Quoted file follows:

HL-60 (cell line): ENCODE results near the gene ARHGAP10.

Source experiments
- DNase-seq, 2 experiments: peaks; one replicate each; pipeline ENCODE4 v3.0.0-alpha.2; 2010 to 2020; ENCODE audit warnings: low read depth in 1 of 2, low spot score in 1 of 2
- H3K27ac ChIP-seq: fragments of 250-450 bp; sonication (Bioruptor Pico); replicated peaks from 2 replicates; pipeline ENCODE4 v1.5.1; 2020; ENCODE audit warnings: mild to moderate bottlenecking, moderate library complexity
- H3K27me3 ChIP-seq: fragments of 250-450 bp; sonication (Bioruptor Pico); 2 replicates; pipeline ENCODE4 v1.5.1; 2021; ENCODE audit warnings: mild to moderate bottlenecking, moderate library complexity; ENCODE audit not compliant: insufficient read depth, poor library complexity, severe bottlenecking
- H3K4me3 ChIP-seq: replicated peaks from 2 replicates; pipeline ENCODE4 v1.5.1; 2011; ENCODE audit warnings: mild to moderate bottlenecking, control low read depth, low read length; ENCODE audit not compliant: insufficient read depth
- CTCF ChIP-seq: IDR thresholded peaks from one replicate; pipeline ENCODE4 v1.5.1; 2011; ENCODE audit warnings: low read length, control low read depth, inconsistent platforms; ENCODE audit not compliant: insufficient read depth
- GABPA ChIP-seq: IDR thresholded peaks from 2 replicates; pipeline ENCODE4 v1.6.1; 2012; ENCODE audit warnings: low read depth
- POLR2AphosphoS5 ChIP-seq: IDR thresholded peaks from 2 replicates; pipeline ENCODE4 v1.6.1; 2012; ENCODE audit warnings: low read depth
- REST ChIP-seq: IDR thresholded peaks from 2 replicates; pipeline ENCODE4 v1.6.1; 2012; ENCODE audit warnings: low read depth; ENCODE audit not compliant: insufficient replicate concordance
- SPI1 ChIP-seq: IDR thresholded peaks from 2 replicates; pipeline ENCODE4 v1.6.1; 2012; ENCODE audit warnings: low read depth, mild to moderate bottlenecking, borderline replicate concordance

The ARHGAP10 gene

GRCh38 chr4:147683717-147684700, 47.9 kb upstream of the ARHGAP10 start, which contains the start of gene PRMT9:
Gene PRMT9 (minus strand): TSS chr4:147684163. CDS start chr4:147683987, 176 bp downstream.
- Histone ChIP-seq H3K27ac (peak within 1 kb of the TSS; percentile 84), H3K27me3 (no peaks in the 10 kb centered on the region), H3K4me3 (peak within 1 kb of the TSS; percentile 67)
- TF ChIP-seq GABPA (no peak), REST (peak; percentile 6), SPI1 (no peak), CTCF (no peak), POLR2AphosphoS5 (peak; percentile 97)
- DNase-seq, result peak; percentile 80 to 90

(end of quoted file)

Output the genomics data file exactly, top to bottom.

HL-60 (cell line): ENCODE results near the gene ARHGAP10.

Source experiments
- DNase-seq, 2 experiments: peaks; one replicate each; pipeline ENCODE4 v3.0.0-alpha.2; 2010 to 2020; ENCODE audit warnings: low read depth in 1 of 2, low spot score in 1 of 2
- H3K27ac ChIP-seq: fragments of 250-450 bp; sonication (Bioruptor Pico); replicated peaks from 2 replicates; pipeline ENCODE4 v1.5.1; 2020; ENCODE audit warnings: mild to moderate bottlenecking, moderate library complexity
- H3K27me3 ChIP-seq: fragments of 250-450 bp; sonication (Bioruptor Pico); 2 replicates; pipeline ENCODE4 v1.5.1; 2021; ENCODE audit warnings: mild to moderate bottlenecking, moderate library complexity; ENCODE audit not compliant: insufficient read depth, poor library complexity, severe bottlenecking
- H3K4me3 ChIP-seq: replicated peaks from 2 replicates; pipeline ENCODE4 v1.5.1; 2011; ENCODE audit warnings: mild to moderate bottlenecking, control low read depth, low read length; ENCODE audit not compliant: insufficient read depth
- CTCF ChIP-seq: IDR thresholded peaks from one replicate; pipeline ENCODE4 v1.5.1; 2011; ENCODE audit warnings: low read length, control low read depth, inconsistent platforms; ENCODE audit not compliant: insufficient read depth
- GABPA ChIP-seq: IDR thresholded peaks from 2 replicates; pipeline ENCODE4 v1.6.1; 2012; ENCODE audit warnings: low read depth
- POLR2AphosphoS5 ChIP-seq: IDR thresholded peaks from 2 replicates; pipeline ENCODE4 v1.6.1; 2012; ENCODE audit warnings: low read depth
- REST ChIP-seq: IDR thresholded peaks from 2 replicates; pipeline ENCODE4 v1.6.1; 2012; ENCODE audit warnings: low read depth; ENCODE audit not compliant: insufficient replicate concordance
- SPI1 ChIP-seq: IDR thresholded peaks from 2 replicates; pipeline ENCODE4 v1.6.1; 2012; ENCODE audit warnings: low read depth, mild to moderate bottlenecking, borderline replicate concordance

The ARHGAP10 gene

GRCh38 chr4:147683717-147684700, 47.9 kb upstream of the ARHGAP10 start, which contains the start of gene PRMT9:
Gene PRMT9 (minus strand): TSS chr4:147684163. CDS start chr4:147683987, 176 bp downstream.
- Histone ChIP-seq H3K27ac (peak within 1 kb of the TSS; percentile 84), H3K27me3 (no peaks in the 10 kb centered on the region), H3K4me3 (peak within 1 kb of the TSS; percentile 67)
- TF ChIP-seq GABPA (no peak), REST (peak; percentile 6), SPI1 (no peak), CTCF (no peak), POLR2AphosphoS5 (peak; percentile 97)
- DNase-seq, result peak; percentile 80 to 90